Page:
I was all ready to embark on a day of admin and sorting, when I realised I could see something rare and wonderful outside - the sun! So plans were scrapped and off we went towards Stroud, with the intention of checking out some art galleries. Most things in Stroud seem to be shut on a Sunday however, so we adjusted our plans once more and went for a roast in The Crown in Frampton Mansell. The service was great and the pub cosy, but before we finished our game of scrabble we were enticed out again by the sun and beautiful surroundings. We walked along a path, crossed the railway and entered a field with cows and a stream which looked a bit like paradise. I'm growing to love this area, and am very hopeful that we can move here soon.

Sunday, 29 April 2012

A beautiful weekend

A beautiful weekend spent in Penzance and Somerset. On Friday evening Jim, Matt and I walked to St Michael's Mount and had a look around in the gorgeous evening sun, then supped on cider at the Godolphin Arms, a starling by our side. On Saturday morning the entire crew minus Andy went to play on Perranuthnoe Beach, setting off foam rockets, playing football and scrambling across the rocks. Another drink at the Godolphin followed, and on Sunday, after a wonderful walk in the wilds of Penwith, we made our way to Matt's parents, to skip, hunt Easter eggs and celebrate in the beautiful garden. Happy family gorgeous sunny outdoor times.

Tuesday, 17 April 2012


I will always think of Vancouver as bright, blue, clean and shiny. It's a bit of a contrast to Seattle, which is greyer, grimier and busier by comparison.
Vancouver is easy to walk around, easy to get out of and easy to be in. In the short time we were there we managed to climb mountains, eat seafood and rollerblade around Stanley Park in the sunshine. I felt far away from worldly worries. I felt, warm, carefree and happy. A great place to visit.


The city of rain... nobody told me this before I went. It was still good though. I loved the Seattle mentality, it seemed so British. It might be raining, so what? Get wet! And we did get wet, particularly when walking through the water sculpture... funny that! We also drank loads of coffee, ate tons of good food, and shopped away, specifically in Capitol Hill (I want to go back), Fremont and Pike Place Market. The latter is a great place for a coffee as you watch the sun set over the mountains and the sea. No wonder they are sleepless in Seattle, the amount of coffee they drink! Seattle is cool. Best of all, it brought the four of us together again after 6 and a half years, and hosted the wedding of CJ and Nik.

Saturday, 24 March 2012


We trudged through a muddy field in the dark to get to The Plough for Fran and Chris' 30th birthdays. It wasn't far to go, but I wasn't to know that, having never done it before, so I found it a little disconcerting when a horse came galloping towards us. It was stopped by the electric fence though, and we soon emerged onto a quiet road on a starlit night.
After a few drinks in the pub we headed off into the night again, breaking the silence of Holford's lanes on our route to the cottage, which was once the Village Hall. The rest of the evening was spent chatting and relaxing in the cosy living room.
The next day, between the heavy showers, was bright and clear. We spent Mothers Day afternoon walking in Crowcombe, which was just heavenly. The air was clear, the views panoramic and nature all around us was waking up to the warming sun.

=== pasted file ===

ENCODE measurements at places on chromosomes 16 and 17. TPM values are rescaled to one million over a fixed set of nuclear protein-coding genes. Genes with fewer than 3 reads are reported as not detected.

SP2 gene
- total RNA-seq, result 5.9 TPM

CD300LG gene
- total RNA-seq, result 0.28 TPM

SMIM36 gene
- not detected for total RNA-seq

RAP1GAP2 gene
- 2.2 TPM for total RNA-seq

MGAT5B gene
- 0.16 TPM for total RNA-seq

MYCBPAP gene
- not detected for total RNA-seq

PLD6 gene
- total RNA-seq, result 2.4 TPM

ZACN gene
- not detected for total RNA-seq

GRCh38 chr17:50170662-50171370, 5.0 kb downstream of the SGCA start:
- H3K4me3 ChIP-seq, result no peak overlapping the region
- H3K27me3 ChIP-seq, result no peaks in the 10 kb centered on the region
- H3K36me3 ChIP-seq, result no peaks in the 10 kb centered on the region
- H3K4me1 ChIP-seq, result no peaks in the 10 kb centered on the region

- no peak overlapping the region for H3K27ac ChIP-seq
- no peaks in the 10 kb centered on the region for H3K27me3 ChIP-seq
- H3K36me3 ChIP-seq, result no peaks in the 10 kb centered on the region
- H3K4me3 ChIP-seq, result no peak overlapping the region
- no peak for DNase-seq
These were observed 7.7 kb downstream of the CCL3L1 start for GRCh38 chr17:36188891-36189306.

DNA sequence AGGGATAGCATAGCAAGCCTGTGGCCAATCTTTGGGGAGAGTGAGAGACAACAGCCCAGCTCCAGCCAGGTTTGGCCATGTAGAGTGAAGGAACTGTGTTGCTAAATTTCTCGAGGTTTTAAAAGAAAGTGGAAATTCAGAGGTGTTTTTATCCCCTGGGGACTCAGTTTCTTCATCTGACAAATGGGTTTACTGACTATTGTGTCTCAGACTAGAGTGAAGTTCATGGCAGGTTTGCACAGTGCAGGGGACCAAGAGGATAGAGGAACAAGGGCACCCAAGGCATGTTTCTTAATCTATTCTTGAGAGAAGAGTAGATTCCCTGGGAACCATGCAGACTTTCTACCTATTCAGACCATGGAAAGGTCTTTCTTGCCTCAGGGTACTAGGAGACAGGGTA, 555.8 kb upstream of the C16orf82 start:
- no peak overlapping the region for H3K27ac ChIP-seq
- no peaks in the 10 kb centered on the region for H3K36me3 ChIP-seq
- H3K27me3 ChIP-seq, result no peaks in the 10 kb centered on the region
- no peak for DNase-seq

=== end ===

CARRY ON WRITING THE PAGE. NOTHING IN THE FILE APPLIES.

We saw newts and their spawn, lizards, buzzards and deer, all to the tune of the skylarks song and the sweet smell of gorse. As we looked down the valley we saw steamtrains coming inland from Minehead, and as we stood on a perfect circle made from broken stones, I had the feeling that this view seemed unchanged in 100 years. With no traffic noise, the steam from the trains, and expanses of green stretching in every direction, I could fool myself that we were far from 2012.
I was very happy there, and can't wait to go back in the Summer, as there is so much space in which to play and sunbathe. I could happily spend a day forgetting myself in the fields.

Sunday, 19 February 2012


12 and a half years after getting my German GCSE I finally got to it try out when I visited Berlin this week. I've been meaning to visit for a long time, especially as my younger sister was living there recently and absolutely fell in love with the city, and as people often draw comparisons between Berlin and Bristol, the city I now call home.
Finally I found the time to go, though not enough time as it turns out. We were looking forward to a break after working very hard and putting up with a freezing flat at the start of this year, so we booked ourselves into a posh hotel and packed our bags.
We turned up late on Wednesday and headed straight out for food. Bizarrely, we could find not a single place to eat, and after wandering many quiet streets we gave up and headed back to our hotel. Luckily where we were staying was clean, comfy and cosy, and some consolation.
After a good sleep we stepped onto Berlin's streets again, wandering hungrily for a little too long until we finally stopped at a cafe and filled our bellies with good food. We were surprised at how cheap our meals were. We made it to Ku'damm and sat down in another cafe, this time with a beer. After a swim in the hotel pool we headed north to take in the graffiti and hang out by the river, and ate at a wonderful sushi place where we were treated to no less than 34 pieces of sushi, and after drinks our bill still came to less than £20! We ended the night in a studenty area, drinking strong, tasty vodka based drinks and taking a taxi back to our lovely hotel.